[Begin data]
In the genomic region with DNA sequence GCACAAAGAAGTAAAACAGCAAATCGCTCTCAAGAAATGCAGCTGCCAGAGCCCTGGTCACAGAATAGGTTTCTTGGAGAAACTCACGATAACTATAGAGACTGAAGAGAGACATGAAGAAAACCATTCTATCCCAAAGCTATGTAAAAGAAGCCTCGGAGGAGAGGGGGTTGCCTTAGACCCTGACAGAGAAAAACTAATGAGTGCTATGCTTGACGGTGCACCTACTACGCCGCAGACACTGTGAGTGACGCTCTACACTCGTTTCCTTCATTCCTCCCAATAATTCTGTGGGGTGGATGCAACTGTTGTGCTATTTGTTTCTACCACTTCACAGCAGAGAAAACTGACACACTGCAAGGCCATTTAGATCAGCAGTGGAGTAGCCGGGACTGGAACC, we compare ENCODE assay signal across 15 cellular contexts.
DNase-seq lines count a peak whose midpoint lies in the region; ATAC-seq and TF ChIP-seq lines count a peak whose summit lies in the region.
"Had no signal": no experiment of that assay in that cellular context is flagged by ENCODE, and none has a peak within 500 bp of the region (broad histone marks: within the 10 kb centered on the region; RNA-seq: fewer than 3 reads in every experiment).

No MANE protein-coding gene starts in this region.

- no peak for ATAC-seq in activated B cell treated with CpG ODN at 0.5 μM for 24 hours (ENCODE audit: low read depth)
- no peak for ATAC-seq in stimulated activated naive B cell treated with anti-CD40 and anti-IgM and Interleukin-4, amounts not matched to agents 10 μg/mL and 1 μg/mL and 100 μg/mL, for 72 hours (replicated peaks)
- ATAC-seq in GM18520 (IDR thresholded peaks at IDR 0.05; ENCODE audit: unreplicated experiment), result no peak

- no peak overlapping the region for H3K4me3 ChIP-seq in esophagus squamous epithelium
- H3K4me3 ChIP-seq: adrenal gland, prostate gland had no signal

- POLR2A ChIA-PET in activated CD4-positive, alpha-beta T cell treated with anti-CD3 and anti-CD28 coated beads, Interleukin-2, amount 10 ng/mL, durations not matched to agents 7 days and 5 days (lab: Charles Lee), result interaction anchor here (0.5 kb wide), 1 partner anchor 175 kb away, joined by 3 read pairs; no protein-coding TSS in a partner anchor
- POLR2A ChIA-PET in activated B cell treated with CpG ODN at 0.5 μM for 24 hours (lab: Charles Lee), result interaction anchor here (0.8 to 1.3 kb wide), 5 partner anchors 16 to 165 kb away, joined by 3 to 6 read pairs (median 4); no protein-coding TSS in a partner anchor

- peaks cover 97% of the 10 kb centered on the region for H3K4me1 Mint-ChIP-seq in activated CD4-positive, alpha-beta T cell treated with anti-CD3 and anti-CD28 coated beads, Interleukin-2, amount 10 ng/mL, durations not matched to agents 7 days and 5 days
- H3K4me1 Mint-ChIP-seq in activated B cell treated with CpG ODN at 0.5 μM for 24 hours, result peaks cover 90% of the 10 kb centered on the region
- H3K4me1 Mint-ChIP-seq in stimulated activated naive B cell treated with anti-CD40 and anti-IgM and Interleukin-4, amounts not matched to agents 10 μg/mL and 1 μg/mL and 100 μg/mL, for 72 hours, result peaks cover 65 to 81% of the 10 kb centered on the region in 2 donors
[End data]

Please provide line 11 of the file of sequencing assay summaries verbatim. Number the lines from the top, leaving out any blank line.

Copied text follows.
- POLR2A ChIA-PET in activated B cell treated with CpG ODN at 0.5 μM for 24 hours (lab: Charles Lee), result interaction anchor here (0.8 to 1.3 kb wide), 5 partner anchors 16 to 165 kb away, joined by 3 to 6 read pairs (median 4); no protein-coding TSS in a partner anchor